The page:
From the credit crunch in the West, to rising raw material and fuel costs, and even strikes caused by the soaring price of food, the apparel industry is being ravaged by a series of catastrophes beyond its control. Mike Flanagan looks at a tale of four crises - and asks why no-one had foreseen any of them.

If there's one common thread to the crises the world apparel industry is going through right now, it's never listen to a forecaster. Especially if it's the future he's forecasting.

Because I can't find a single sane commentator who forecast any of the four, quite different, crises that ought to be ravaging our industry at present.

Stage 1: No credit in the West
We don't yet know the real scale of the credit crisis in the West, and there's no shortage of people with a vested interest in exaggerating it.

One British trade journal is currently running a campaign for lower interest rates on the quite spurious grounds that clothes sales are falling.

In Britain they're not; but discounters are gaining share, and mainstream retailers simply aren't getting sales increases to match their growing branch numbers and internet expansion.

So, while official data consistently shows apparel sales growing, most ordinary retailers see like-for-like sales falling, and claim there's something wrong with government data.

There isn't. Apparel sales in the West are flat or growing slowly. But most retailers think they're falling because of the amount of space and facilities available for selling clothes has grown faster.

Western retailer profits are suffering more than sales - and many are under great pressure to keep inventories low in case sales get even worse.

So, while clothing sales overall aren't falling, US retailers are buying less. In the first quarter of this year, US clothing imports fell 6% on 2008.

This doesn't mean supplier countries are selling less though.

The EU imported 7% more clothes in the first two months of this year than last. And because the EU has a bigger demand for clothes than the US, the rich world's clothing imports from poorer countries are still higher than last year.

But the credit crisis makes Western retailers especially keen to keep prices down - which in turn makes it almost impossible for many emerging-market suppliers to pass on their cost increases.

And there's been no shortage of pressures on suppliers' costs.

Crisis 2: Some supplying countries pay the price of success
In the second half of 2007, a number of supplying countries were affected by pressures that stemmed directly from their fast-growing economies.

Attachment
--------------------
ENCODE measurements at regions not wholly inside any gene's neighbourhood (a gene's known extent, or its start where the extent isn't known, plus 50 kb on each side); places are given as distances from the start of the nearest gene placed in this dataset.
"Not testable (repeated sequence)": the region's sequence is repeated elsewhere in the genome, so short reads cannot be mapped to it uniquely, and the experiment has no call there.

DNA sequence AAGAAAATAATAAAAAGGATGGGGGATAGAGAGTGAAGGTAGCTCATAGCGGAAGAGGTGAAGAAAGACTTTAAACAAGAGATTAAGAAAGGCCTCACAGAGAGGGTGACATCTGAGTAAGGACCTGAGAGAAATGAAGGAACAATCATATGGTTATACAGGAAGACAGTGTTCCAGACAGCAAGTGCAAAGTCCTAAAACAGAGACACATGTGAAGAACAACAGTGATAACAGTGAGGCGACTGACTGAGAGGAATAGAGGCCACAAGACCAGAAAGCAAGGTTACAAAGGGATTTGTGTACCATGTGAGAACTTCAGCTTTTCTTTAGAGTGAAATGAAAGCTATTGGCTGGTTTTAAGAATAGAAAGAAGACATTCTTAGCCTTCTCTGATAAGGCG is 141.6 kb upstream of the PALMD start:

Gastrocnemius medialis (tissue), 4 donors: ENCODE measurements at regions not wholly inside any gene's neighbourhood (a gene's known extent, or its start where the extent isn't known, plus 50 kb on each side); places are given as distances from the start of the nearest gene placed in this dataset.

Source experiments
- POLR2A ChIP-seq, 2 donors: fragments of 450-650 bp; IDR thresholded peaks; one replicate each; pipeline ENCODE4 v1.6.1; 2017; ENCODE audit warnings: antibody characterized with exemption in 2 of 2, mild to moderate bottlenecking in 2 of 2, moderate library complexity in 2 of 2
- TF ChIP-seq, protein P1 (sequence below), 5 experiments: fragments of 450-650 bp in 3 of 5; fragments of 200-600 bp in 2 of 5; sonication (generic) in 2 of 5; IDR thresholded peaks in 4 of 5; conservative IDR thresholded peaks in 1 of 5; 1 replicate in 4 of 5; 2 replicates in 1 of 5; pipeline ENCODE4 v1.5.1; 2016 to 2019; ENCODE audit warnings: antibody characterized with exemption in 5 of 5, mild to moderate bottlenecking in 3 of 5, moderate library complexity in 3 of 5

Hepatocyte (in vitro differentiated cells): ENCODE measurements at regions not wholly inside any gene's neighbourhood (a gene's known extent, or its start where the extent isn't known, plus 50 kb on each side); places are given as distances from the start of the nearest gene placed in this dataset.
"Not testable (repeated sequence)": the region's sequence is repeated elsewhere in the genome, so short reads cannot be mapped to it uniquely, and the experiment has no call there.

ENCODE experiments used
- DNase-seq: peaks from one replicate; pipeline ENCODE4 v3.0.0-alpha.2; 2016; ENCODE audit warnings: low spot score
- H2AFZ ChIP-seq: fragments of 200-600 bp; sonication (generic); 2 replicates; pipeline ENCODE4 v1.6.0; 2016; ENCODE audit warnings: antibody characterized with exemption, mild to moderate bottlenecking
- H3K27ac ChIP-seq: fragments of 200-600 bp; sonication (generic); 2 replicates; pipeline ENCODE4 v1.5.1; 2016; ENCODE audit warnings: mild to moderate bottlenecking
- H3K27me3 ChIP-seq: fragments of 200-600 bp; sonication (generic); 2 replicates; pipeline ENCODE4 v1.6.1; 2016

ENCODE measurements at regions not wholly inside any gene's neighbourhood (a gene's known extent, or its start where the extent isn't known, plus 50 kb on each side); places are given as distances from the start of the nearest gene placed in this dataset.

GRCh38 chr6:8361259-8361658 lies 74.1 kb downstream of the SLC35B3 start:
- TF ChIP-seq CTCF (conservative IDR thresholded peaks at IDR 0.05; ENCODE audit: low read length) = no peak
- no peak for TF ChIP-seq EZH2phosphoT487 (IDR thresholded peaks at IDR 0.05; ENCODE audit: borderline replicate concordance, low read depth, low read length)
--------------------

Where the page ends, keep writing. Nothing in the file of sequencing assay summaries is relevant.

Best publicised were China and India, where currency appreciation against the US dollar reduced their competitiveness - even though their currencies did not appreciate as fast as some less-publicised countries, such as Thailand.

While these currencies did not, generally, appreciate against the Euro, the British pound or the Japanese yen, currencies appreciating against the US dollar lost competitive edge in Europe and Japan against currencies (like Bangladesh's) which did not rise against the dollar.

But China also had cost pressures from rising wages, falling export rebates and the growing costs of environmental compliance.

Indian and Chinese producers complained loudly about the effects of these pressures. But they really do seem to have been exaggerating just a bit - mostly to lobby for government concessions or to try forestalling Western trade sanctions.
Both China and India have immense and extraordinarily fast-growing domestic markets in addition to growing sales to the EU.

And America has hardly ever been China's largest clothing customer. Before 2005, when quotas kept Chinese clothes off European and American shelves, Japan bought more from China than the US did; since 2006, the EU has bought more.

Nonetheless, repeated complaints in China about the effects of a tougher US market have made it easier for the US to announce that safeguard sanctions against Chinese imports will be withdrawn at the end of 2008.

Did anyone ever really believe the more fanciful predictions the more hysterical propagandists were making about China's clothing industry?